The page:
The gender (im)balance in the art world: key figures

[03 Sep 2019]

In the fast-evolving segment of the Contemporary Art market, the relative value of works by female artists vs. male artists is growing rapidly. Several important women artists recently refreshed their personal auction records, including Lee Krasner (The Eye Is the First Circle, $11.6 million, at Sothebys on 16 May 2019) and Louise Bourgeois (Spider, $32 million at Christie’s on 15 May 2019), two of the rare female contemporaries whose prices have reached into eight figures (i.e. above $10 million).

At the beginning of the summer, Phillips sold a work in London by Lynette YIADOM-BOAKYE for just over a million dollars and $430,000 above its high estimate. Twenty minutes later, Marlene DUMAS was in the spotlight with a canvas that fetched $1.5 million… three times the low estimate (Losing (Her Meaning), Phillips, 27 June 2019). A feminine success that triggered the headline Female painters steal the limelight at Phillips contemporary evening sale in London in The Art Newspaper the following day (Anny Shaw, 28 June 2019).

Clearly a whole range of art market players, including journalists, critics, researchers, curators, auctioneers and collectors, are increasingly focusing a spotlight on a vast wealth of neglected and undervalued female creation in art and auction history.

Although prices appear to be levelling out over time, the reality of the figures proves that there is still an abysmal gap between male artists and female artists in terms of their relative economic performances. An analysis of the top 5 sales turnovers generated over one year (between July 2018 and June 2019) by each sex shows that Jean-Michel Basquiat’s economic performance is five and a half times that of Jenny Saville, the top-selling female Contemporary artist over the 12 month period.


Top 5 auction turnovers (July 2018 – June 2019)

Men Turnover                                        Women Turnover

Jean-Michel Basquiat – $157.2m             Jenny Saville – $28.8m

Jeff Koons$111.8m                                 Cecily Brown$28.5m

Kaws – $93.6m                                            Julie Mehretu – $9m

Christopher Wool$77m                         Dana Schultz$8m

George Condo – $45.7m                               Marlene Dumas – $7.8m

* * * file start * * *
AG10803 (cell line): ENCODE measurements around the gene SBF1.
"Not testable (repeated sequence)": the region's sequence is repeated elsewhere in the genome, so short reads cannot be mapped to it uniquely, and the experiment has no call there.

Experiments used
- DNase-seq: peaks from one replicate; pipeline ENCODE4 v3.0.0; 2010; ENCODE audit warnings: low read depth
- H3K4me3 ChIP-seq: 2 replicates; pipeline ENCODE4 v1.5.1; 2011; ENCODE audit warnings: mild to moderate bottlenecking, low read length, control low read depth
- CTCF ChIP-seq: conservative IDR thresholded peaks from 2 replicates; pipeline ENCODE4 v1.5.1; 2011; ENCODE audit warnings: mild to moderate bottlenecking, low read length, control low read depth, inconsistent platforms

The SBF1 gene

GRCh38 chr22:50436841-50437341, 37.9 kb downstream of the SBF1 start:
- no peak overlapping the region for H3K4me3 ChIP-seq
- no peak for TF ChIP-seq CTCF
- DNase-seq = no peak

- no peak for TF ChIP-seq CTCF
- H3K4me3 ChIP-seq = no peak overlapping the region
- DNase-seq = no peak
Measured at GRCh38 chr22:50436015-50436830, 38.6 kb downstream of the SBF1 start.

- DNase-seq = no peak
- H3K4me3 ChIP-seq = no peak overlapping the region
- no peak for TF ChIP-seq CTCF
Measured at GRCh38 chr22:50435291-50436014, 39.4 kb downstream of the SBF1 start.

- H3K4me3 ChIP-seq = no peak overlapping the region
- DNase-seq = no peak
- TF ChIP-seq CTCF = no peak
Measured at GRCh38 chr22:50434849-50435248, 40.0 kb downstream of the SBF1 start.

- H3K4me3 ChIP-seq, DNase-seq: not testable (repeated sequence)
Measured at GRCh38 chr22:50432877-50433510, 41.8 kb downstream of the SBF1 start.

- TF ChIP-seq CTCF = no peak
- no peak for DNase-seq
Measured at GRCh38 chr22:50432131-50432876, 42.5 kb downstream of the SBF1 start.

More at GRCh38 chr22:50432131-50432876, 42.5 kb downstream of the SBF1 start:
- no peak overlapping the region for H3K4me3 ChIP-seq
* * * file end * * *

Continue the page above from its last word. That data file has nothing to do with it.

By 2018, the Contemporary British painter Jenny SAVILLE emerged as the highest-priced living female artist on the market when her Propped fetched a new personal record of $12.5 million at Sotheby’s on 5 October 2018. A month later, her living male compatriot David HOCKNEY scored a new personal auction record of $90.3 million for his Portrait of an Artist at Christie’s on 15 November 2018.

Hockney is considerably older and is considered Post-War (born in 1937), but the valuation gap of nearly $80 million between the best result for a living male artist and the best result for a living female artists last fall was nonetheless colossal. The gap widened even further in 2019 as the record for a living male artist was revised to $91 million last May when Jeff KOONSRabbit sculpture was sold at Christie’s in New York.

The ranking also shows that the overall turnover of the five most successful female Contemporary artists ($82.1 million since the summer of 2018) represents approximately half of Basquiat’s total sales revenue over the same period and $11.5 million less than the 40-year-old Kaws.

Market players are aware that an adjustment needs to occur and that everything starts with visibility. These abysmal price differences result from a lack of recognition of women artists in art history and in museum collections.

A recent study by the Public Library of Science has revealed that in the permanent collections of the 18 leading American museums, 87% of the exhibited works were created by men (and 85% by white men). Although the participation of women artists in major museum exhibitions is slightly up, their presence in auction sales catalogues is still very minimal: the catalogues for Christie’s next Contemporary Art sale (21 September 2019 in Shanghai) has only two women among the 30 artists in the sale.